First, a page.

Let’s talk about Binaries. Neither the zero and ones our mind instantly thinks of, nor the files we’ve compiled some time ago. We’re about to talk about perspectives and views. How they affect our behavior, our engineering and our engineering culture. We'll be trying to make something beneficial out of our binary thinking minds.
In several eastern philosophies exists the practice of giving in to “truths” and practicing to be encouraged to action by doing so. To live in between giving up to despair and to being in denial of them. Which is the continuation of where we left off in the previous chapter, on what constitutes non-beneficial actions. Using the practice and methodology of giving in, we’d try to define, extend and systemize The Beneficial Way Framework.
At the end of the previous chapter we spoke of erosion, a process that would cause a demise or decay when left unattended or incorrectly attended. Lack of awareness of these processes leads to unrealistic expectations or unattainable values. We argued that awareness of these processes would lead us to avoid non-beneficial actions, in advance. Which is exactly the goal of The Beneficial Way Framework. If we could define similar erosive processes to software engineering and application development, we’d have a rule of thumb on how to identify non-beneficial actions. Luckily, we already did so.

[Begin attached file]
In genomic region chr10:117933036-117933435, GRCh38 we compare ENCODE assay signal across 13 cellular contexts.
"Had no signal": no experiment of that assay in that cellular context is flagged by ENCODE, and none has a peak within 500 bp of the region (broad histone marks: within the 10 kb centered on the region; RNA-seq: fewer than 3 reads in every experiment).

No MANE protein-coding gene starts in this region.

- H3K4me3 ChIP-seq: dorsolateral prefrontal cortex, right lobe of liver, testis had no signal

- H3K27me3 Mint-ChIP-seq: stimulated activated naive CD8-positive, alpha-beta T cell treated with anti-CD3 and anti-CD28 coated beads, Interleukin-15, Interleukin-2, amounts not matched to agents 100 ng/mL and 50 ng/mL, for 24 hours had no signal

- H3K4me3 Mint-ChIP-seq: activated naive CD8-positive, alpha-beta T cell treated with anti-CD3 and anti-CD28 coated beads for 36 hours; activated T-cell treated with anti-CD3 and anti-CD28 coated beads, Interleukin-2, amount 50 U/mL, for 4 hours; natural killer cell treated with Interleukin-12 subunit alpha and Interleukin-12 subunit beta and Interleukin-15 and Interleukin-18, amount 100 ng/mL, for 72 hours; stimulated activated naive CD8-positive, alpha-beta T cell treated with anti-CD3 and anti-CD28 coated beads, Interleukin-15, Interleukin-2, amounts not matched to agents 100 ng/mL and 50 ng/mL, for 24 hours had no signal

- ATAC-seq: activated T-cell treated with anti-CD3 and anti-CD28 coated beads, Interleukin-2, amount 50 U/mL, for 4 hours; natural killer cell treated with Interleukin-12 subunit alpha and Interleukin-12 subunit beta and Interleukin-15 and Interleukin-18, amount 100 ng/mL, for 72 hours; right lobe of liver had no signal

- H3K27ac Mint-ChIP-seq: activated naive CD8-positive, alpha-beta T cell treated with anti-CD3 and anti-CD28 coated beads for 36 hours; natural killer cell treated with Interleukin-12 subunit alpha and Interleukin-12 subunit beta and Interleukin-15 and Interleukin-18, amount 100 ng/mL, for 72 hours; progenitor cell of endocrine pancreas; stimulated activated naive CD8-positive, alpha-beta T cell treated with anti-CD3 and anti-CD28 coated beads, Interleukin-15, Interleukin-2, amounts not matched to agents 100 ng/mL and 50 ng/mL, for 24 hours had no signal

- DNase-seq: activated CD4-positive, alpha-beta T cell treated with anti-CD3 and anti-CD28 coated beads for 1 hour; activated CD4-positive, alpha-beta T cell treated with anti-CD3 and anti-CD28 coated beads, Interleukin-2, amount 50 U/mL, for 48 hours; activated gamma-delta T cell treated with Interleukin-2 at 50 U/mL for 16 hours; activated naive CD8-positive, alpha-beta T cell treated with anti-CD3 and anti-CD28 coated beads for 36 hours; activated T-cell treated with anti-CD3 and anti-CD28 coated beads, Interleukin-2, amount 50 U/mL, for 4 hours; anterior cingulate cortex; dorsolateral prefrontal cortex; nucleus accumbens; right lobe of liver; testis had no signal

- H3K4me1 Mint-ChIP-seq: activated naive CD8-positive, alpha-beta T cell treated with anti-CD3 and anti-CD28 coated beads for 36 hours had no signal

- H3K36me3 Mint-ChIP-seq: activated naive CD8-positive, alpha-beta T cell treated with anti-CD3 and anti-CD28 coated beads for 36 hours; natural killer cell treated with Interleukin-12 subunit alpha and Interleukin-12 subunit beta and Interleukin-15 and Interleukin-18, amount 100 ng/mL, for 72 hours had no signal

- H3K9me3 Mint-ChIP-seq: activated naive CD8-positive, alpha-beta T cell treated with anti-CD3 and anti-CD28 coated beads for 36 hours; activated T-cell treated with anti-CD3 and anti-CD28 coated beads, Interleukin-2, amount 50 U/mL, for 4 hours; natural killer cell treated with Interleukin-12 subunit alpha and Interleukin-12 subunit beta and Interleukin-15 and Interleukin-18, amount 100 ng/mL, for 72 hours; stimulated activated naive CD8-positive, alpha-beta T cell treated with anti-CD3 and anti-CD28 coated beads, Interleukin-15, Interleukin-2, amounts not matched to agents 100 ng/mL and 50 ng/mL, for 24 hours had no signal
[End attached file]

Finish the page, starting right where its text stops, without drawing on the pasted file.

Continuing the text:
After a long journey we managed to define what Eventualism is in the previous chapter. I find that thinking in terms of “it will eventually happen” is also beneficial while designing. Saying it pushes us away from the non-beneficial action of doing nothing, causes us to stop disregarding the situation at hand and give it a serious thought. The outcome would be a process of discovery which can lead to better and more robust designs. It would help us better grasp what we should actually do now, what should be done later and what should not be done because a good enough reason does not yet exist.
Applications outlive their developers. Let’s talk about this fact, on how personal issues and personnel should affect our decision making and designs. As people are a delicate matter and should not be either disregarded or blamed, let’s try to see it through Eventualism.
A few months ago I was sitting at Cafelix, my favorite coffee shop. One of the regulars there is an actual philosopher, unlike me who just plays with it. I told him about “The Monk who Sold his Server”, specifically about The Inevitable series. He knew nothing of software so I simplified the work to “I’m trying to explain eastern philosophy through a more western perspective and then apply it to software architecture and culture”. He was looking at me like I was crazy. I might be, because it is something extremely hard to do.